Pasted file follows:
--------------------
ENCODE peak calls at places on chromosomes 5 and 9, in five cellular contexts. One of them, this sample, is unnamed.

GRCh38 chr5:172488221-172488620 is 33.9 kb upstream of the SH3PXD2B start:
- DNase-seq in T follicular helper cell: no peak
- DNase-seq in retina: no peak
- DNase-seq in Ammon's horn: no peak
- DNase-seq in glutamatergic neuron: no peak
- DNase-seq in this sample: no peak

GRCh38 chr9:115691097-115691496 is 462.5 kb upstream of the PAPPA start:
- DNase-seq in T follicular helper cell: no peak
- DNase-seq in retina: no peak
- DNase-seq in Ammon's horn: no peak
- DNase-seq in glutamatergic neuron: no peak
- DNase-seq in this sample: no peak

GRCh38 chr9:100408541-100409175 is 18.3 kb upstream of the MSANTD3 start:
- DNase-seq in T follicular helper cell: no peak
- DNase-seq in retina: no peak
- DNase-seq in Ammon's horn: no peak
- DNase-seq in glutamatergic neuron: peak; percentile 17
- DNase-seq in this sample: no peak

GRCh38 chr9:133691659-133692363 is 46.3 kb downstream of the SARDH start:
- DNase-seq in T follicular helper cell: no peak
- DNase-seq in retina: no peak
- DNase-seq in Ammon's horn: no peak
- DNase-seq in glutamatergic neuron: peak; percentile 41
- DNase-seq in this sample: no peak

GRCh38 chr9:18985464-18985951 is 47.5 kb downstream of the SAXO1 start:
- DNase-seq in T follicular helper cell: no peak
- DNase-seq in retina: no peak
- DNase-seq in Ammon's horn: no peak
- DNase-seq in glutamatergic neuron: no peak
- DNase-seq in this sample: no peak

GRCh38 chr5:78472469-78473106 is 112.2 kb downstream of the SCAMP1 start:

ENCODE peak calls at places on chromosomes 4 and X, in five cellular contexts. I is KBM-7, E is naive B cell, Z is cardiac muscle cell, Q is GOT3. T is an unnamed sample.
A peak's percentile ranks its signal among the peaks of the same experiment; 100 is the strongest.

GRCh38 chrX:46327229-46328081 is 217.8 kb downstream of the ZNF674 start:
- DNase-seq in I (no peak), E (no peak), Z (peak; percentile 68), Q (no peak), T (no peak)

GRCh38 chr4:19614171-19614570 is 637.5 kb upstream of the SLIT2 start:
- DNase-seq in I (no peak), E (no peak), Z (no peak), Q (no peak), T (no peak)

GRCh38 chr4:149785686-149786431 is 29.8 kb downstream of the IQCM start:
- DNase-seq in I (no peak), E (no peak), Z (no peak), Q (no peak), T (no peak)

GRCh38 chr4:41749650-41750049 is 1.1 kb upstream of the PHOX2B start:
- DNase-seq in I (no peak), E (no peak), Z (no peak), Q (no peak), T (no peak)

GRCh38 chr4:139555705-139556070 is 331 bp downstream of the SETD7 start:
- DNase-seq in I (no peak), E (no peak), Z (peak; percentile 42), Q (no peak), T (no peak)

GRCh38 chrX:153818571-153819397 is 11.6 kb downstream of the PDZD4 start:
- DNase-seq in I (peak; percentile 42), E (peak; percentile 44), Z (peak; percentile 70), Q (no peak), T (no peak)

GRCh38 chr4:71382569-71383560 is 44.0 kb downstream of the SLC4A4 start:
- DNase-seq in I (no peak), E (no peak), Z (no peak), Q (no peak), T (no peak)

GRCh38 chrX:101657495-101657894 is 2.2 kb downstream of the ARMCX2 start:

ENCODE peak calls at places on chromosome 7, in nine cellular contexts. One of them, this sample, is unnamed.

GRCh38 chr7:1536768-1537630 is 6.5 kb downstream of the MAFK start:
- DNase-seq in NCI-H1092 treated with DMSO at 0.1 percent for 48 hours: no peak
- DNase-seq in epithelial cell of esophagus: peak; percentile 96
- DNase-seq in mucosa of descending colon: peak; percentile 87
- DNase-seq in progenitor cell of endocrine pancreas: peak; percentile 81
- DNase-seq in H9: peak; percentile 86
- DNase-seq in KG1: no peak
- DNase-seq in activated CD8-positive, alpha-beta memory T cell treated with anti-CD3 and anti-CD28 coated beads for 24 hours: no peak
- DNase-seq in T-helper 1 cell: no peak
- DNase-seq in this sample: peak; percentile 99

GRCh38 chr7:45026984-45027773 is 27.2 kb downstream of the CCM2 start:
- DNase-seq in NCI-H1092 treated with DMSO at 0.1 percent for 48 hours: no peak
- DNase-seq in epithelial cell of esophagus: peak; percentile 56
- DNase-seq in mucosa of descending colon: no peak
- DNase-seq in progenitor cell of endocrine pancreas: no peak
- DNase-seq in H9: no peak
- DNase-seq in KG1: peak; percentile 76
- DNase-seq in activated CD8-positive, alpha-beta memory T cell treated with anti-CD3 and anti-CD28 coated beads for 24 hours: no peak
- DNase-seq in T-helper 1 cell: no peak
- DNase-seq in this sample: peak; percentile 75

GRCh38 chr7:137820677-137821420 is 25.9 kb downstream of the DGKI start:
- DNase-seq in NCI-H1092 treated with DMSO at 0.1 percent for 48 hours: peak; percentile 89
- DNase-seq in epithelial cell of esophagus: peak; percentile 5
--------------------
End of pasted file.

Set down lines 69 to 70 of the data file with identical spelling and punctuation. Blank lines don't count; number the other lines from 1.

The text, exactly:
- DNase-seq in T-helper 1 cell: no peak
- DNase-seq in this sample: peak; percentile 75